Press Release: Urban drug policies should be stages of consensual actions, not battlefields

In 1987, the United Nations declared 26 June as the International Day against Drug Abuse and Illicit Trafficking. United Nations International Treaties define the borders for drug policies – also on a local level. The conference on ‘Urban drug policies in the globalised world’ is opening a pragmatic dialogue among those influencing and implementing drug policies in European and non-European cities.

The common objective of the participants in the conference ‘Urban drug policy in the globalised world’ is to draft and agree on the Prague Declaration on the principles of efficient urban drug policies. The Prague Declaration should define, in a consensual, pragmatic, understandable, and non-partisan way, the basic principles of policies that are aware of the fact that in the recent reality, drug use is part of modern urbanised societies globally, and that to push it away to the peripheries of the city and to adopt one-size-fits-all political solutions threatens to bring major negative consequences and high economic costs.

The scientific part of the conference, put together by Program Committee comprised by distinguished experts, will discuss the opportunities and limits of drug policies on a local level that is close to exactly those drug scenes and their risks, as well as to public opinion, and must at the same time adjust and balance its activities with regard to the three UN Drugs Conventions. A plenary ‘From the grassroots through the capitals into the UN?’ will be introduced by Martin Iguchi, who has been doing drug policy research for more than 20 years and works in the prestigious think-tank RAND and for the University of California in Los Angeles.

An absolutely crucial topic will be discussed in the plenary ‘Public health vs. Public safety?’, which will be introduced and facilitated by Pavel Bem, former national drug coordinator of the Czech Republic and recently Mayor of the City of Prague.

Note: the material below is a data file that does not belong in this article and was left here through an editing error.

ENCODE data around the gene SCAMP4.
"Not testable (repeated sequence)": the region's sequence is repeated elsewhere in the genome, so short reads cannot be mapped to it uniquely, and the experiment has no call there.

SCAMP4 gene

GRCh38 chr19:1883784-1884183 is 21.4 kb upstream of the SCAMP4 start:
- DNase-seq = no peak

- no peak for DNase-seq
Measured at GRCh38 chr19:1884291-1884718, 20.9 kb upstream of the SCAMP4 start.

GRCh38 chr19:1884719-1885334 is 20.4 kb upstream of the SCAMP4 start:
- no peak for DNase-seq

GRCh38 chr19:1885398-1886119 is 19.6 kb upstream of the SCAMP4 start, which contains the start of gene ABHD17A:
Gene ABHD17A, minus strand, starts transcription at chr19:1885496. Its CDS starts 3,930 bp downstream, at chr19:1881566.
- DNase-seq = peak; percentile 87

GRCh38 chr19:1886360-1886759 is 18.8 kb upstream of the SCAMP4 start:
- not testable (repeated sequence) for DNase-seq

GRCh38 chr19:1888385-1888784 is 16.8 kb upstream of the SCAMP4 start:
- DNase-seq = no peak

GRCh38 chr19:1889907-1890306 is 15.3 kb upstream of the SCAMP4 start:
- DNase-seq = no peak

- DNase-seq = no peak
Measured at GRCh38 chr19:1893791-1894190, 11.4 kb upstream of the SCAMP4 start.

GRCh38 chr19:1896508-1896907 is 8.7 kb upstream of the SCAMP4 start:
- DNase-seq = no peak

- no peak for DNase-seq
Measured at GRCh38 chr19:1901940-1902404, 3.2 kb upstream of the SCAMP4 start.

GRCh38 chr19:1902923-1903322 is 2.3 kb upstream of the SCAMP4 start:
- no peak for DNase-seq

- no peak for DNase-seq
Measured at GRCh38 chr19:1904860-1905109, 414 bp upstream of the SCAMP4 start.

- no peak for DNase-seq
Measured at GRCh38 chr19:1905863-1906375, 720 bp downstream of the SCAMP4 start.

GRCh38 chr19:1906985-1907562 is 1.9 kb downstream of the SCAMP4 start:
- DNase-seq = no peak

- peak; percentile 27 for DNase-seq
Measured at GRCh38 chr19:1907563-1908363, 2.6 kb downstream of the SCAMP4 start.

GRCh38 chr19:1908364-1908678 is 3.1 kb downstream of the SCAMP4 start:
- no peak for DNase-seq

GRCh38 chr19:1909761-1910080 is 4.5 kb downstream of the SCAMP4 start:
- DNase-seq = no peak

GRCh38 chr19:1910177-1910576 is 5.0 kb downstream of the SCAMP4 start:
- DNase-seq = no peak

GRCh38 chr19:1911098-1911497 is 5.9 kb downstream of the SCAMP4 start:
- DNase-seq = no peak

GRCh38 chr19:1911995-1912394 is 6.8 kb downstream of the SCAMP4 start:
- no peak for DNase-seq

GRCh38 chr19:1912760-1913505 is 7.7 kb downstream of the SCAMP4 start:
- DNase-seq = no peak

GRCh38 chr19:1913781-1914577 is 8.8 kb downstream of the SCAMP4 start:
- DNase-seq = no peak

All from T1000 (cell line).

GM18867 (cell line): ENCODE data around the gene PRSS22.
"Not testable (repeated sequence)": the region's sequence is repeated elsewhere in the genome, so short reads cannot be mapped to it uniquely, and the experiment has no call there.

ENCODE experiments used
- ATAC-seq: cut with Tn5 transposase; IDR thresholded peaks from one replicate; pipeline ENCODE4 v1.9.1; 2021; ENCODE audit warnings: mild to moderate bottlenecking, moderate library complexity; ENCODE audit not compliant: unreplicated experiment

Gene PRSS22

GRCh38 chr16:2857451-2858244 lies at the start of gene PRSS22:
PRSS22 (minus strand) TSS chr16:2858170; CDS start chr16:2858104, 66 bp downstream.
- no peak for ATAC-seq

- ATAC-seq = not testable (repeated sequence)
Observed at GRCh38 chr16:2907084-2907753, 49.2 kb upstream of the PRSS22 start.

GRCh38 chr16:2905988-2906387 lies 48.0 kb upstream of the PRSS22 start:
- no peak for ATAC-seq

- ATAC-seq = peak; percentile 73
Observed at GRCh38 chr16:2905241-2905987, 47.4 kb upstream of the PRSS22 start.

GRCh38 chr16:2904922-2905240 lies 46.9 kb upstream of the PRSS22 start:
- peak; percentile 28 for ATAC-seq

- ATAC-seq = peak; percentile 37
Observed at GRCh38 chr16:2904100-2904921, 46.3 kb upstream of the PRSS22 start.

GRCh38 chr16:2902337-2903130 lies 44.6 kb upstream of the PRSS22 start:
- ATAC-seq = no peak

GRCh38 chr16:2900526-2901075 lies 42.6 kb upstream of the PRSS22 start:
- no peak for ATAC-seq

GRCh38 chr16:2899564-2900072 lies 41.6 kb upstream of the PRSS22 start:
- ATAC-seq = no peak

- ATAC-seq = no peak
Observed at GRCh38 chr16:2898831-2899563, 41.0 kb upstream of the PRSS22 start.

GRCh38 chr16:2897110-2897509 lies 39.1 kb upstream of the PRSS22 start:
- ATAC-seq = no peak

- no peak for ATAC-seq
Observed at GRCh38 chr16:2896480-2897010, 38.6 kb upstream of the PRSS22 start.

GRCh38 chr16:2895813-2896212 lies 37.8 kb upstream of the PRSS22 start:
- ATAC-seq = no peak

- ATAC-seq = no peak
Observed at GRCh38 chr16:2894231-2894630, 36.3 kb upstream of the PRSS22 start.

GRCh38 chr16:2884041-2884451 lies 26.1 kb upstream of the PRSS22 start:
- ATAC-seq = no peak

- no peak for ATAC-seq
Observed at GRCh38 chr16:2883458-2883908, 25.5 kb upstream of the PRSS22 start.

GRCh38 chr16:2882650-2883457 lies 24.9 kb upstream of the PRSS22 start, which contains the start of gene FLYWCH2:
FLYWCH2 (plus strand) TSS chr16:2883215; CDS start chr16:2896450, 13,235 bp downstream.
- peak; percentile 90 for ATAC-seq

Important thematic foci of the conference are innovative or modernised interventions in prevention, treatment, law enforcement and harm reduction and their monitoring, and evaluations of their impacts.  Viktor Mravcik, the Head of the Czech Monitoring Centre on Drugs and Addictions, will introduce recognised scientists and distinguished speakers presenting the results of their work.

In several sessions, the conference will concentrate on the sociological and practical aspects of achieving a consensus on the extent and type of interventions that should be prioritised, too often expressed by the slogan ‘Not in my backyard!’ Closely related to this topic, Jean-Paul Grund, who has spent his life doing research into marginalised populations in their natural environment and introducing health-oriented interventions on the community level, will facilitate the session ‘Peers, policy and practice’, focusing on the inclusion of former and current drug users in the planning and implementation of services and policies.

Efficient law enforcement with minimal ‘collateral damage’, innovative interventions, and topics that are often seen as controversial - such as consumption rooms for injecting drug users or assisted heroin treatment - implemented at city level  will be the subject of discussions and practical how-to-do workshops.

The languages of the conference are English, Russian, and Czech.

Sign up for the conference and send your presentation abstract/s; we would welcome (but are not limited to) the following topics:

  • Public health vs. Public safety? (balance or complementation?)
  • The police and policing (How do we evaluate police activities and what we learn of the evaluations?)
  • Prevention, treatment and harm reduction services and their monitoring at the city level (planning, implementing, and evaluating)
  • Peers, policy and practice? (peer support and how to encourage it)
  • Not in my backyard! (building a community consensus)
  • From the grassroots through the capitals into the UN? (how the local level of drug policy is translated into national and international politics - and vice versa)
  • Prague and drugs: where are we and where do we want to be in four years? (is there any agreement possible?)

Unique how-to-do workshops will be available for a limited number of conference participants

  • Primary prevention at the city level
  • Opioid substitution treatment and cities. How can it be evaluated and improved?
  • Consumption rooms and assisted heroin treatment in cities. How can public discussion be started?
  • The (semi) open drug scene, the police, and the specialised services. How can the public nuisance be dealt with?
  • Innovative interventions for stimulant users
  • Community policing and drugs. How does it work and why?

Prague, 26th June, 2010